Double bedroom, Ghyll CottageDouble bedroom, Ghyll Cottage (Image: Forge Holiday Group)

It gave her time to think of the features that would be practical for holiday letting but also enhance the charm of the old cottage.

“It hadn't been touched in years and things like the curtains just disintegrated when you touched them. The ceilings were really low so one of the first things we did was take off the roof to expose the beams and keep the full height of the ceilings upstairs.”

Another was to create the ‘muddy porch’ which has a slate bench for sitting on to take boots on and off and a Belfast sink for cleaning them or a small dog and there is space to keep a pushchair dry under cover.

It leads into a practical boot room with WC and utility space for hanging coats and laundry. The bespoke cloaks unit was created by Heartwood Joinery, of Milnthorpe.

Twin bedroom, Ghyll CottageTwin bedroom, Ghyll Cottage (Image: Forge Holiday Group)

At the back of the house an old coal house was taken down and Brian built an extension which now houses the kitchen and family snug with glass doors leading out onto a patio. Two large skylights in the ceiling draw in natural light.

The dove grey kitchen, by Webbs of Kendal, has an island with Silestone top and breakfast bar. It is well equipped with appliances and local provisions including Penningtons tea and coffee, farm eggs and Pure Lakes handwash.

From the newest part of the cottage into the oldest, the dining room has original beams and a large, rather grand fireplace that had been hidden behind a small, traditional coal fire, complemented by the slate window sill. Six can eat here comfortably and an old cupboard built into the wall has been repurposed for board games. Both properties have wi-fi through rural supplier BARN too.

The dining room with its grand, original fireplaceThe dining room with its grand, original fireplace (Image: Forge Holiday Group)

A fire surround, in similar dimensions to the dining room, has been created in the living room. The old staircase once ran alongside here from the front door but the removal of a door has made the living room bigger and a cosy space with a plaid armchair and two sofas and another stove.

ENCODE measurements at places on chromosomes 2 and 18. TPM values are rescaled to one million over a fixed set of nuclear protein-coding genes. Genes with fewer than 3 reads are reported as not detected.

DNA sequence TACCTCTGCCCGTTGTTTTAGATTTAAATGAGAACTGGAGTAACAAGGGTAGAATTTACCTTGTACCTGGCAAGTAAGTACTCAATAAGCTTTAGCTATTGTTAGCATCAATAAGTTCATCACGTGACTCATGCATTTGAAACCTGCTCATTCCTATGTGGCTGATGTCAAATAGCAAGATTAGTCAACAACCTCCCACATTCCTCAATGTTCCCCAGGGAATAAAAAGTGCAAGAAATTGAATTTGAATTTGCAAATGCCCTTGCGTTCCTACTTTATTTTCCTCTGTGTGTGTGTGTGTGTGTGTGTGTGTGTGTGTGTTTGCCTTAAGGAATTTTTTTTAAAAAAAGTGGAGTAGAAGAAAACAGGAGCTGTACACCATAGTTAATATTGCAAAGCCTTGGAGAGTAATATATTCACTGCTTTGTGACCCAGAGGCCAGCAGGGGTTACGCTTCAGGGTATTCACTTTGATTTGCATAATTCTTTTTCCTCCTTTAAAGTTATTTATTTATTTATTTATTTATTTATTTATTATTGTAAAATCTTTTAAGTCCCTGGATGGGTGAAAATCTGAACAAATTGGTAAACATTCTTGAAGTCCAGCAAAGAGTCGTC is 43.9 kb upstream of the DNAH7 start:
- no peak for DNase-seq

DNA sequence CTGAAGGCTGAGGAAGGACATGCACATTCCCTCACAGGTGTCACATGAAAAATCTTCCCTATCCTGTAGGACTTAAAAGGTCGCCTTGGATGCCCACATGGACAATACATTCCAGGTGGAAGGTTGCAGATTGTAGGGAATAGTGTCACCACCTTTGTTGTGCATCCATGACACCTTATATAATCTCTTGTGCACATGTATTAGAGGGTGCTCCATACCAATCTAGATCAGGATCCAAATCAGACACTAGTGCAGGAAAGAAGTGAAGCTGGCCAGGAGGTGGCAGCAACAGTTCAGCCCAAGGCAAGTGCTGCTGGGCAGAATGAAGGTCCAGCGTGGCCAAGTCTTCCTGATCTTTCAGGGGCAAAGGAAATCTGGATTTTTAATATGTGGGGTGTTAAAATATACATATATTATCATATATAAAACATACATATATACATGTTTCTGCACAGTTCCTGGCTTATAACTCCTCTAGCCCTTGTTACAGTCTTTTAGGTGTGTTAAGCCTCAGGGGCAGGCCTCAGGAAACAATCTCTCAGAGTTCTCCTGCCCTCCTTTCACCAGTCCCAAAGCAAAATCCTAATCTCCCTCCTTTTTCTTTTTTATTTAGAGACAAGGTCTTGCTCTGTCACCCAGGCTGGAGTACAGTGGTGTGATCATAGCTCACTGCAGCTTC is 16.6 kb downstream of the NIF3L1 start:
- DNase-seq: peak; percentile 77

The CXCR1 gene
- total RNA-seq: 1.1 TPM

“All the walls have been lined so it’s nice and warm. We knocked lots of walls down and took the old staircase out, then built a new one from the dining room,” explains Liz.

“We spent ages upstairs with bits of wood trying to work out how to put in three bedrooms and two bathrooms. There had been two bedrooms before and the master was the old laundry; the big old mangle was still in there. The room was reached by stone stairs on the outside of the cottage. For ages we wondered why the floor sloped but then somebody told us it was like that so the water from the laundry could just drain out through the low window to the outside.”

The master bedroom was once the laundry room The master bedroom was once the laundry room (Image: Forge Holiday Group)

The colour scheme throughout is calming pale greys with oak latch doors to bedrooms, bathrooms and the large built-in wardrobes in each room. “I just wanted to keep it very cottagey, quite plain and neutral so it’s light but warm,” says Liz. The draft-free windows are cottage style with deep sills.

As well as the master bedroom, there is a kingsize bedroom and a third with zip twin beds.

“The beds were a hugely important thing to me. Mattresses have to be top quality, there is nothing worse than coming away and not being comfortable in bed. I decided early that I wanted White Company bedding and towels.